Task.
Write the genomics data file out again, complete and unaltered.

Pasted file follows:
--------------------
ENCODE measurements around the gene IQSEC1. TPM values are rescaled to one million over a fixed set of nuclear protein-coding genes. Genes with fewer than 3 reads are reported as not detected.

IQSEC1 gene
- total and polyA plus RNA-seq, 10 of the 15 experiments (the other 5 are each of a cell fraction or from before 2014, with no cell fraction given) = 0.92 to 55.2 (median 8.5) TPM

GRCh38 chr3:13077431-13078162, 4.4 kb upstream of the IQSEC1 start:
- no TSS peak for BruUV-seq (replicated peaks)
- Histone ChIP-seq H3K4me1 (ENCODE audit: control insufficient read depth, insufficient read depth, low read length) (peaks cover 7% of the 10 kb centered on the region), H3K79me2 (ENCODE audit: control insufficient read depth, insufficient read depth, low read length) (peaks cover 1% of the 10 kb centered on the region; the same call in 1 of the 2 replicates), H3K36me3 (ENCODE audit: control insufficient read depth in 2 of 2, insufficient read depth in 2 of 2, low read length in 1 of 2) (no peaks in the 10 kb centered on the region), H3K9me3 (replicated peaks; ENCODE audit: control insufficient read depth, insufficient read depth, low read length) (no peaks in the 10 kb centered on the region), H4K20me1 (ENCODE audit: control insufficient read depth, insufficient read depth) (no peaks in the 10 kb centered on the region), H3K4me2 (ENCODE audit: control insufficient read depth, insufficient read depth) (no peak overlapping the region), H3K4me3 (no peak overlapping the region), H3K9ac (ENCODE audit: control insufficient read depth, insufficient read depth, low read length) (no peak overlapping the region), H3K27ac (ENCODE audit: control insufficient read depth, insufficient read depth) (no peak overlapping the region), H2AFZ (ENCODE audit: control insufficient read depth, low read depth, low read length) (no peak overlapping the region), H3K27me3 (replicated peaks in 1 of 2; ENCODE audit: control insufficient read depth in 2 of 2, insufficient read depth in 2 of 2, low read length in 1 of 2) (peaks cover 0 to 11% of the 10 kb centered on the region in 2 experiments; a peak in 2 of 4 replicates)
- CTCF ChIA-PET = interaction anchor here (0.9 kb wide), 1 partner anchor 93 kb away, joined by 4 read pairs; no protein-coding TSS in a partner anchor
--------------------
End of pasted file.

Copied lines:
ENCODE measurements around the gene IQSEC1. TPM values are rescaled to one million over a fixed set of nuclear protein-coding genes. Genes with fewer than 3 reads are reported as not detected.

IQSEC1 gene
- total and polyA plus RNA-seq, 10 of the 15 experiments (the other 5 are each of a cell fraction or from before 2014, with no cell fraction given) = 0.92 to 55.2 (median 8.5) TPM

GRCh38 chr3:13077431-13078162, 4.4 kb upstream of the IQSEC1 start:
- no TSS peak for BruUV-seq (replicated peaks)
- Histone ChIP-seq H3K4me1 (ENCODE audit: control insufficient read depth, insufficient read depth, low read length) (peaks cover 7% of the 10 kb centered on the region), H3K79me2 (ENCODE audit: control insufficient read depth, insufficient read depth, low read length) (peaks cover 1% of the 10 kb centered on the region; the same call in 1 of the 2 replicates), H3K36me3 (ENCODE audit: control insufficient read depth in 2 of 2, insufficient read depth in 2 of 2, low read length in 1 of 2) (no peaks in the 10 kb centered on the region), H3K9me3 (replicated peaks; ENCODE audit: control insufficient read depth, insufficient read depth, low read length) (no peaks in the 10 kb centered on the region), H4K20me1 (ENCODE audit: control insufficient read depth, insufficient read depth) (no peaks in the 10 kb centered on the region), H3K4me2 (ENCODE audit: control insufficient read depth, insufficient read depth) (no peak overlapping the region), H3K4me3 (no peak overlapping the region), H3K9ac (ENCODE audit: control insufficient read depth, insufficient read depth, low read length) (no peak overlapping the region), H3K27ac (ENCODE audit: control insufficient read depth, insufficient read depth) (no peak overlapping the region), H2AFZ (ENCODE audit: control insufficient read depth, low read depth, low read length) (no peak overlapping the region), H3K27me3 (replicated peaks in 1 of 2; ENCODE audit: control insufficient read depth in 2 of 2, insufficient read depth in 2 of 2, low read length in 1 of 2) (peaks cover 0 to 11% of the 10 kb centered on the region in 2 experiments; a peak in 2 of 4 replicates)
- CTCF ChIA-PET = interaction anchor here (0.9 kb wide), 1 partner anchor 93 kb away, joined by 4 read pairs; no protein-coding TSS in a partner anchor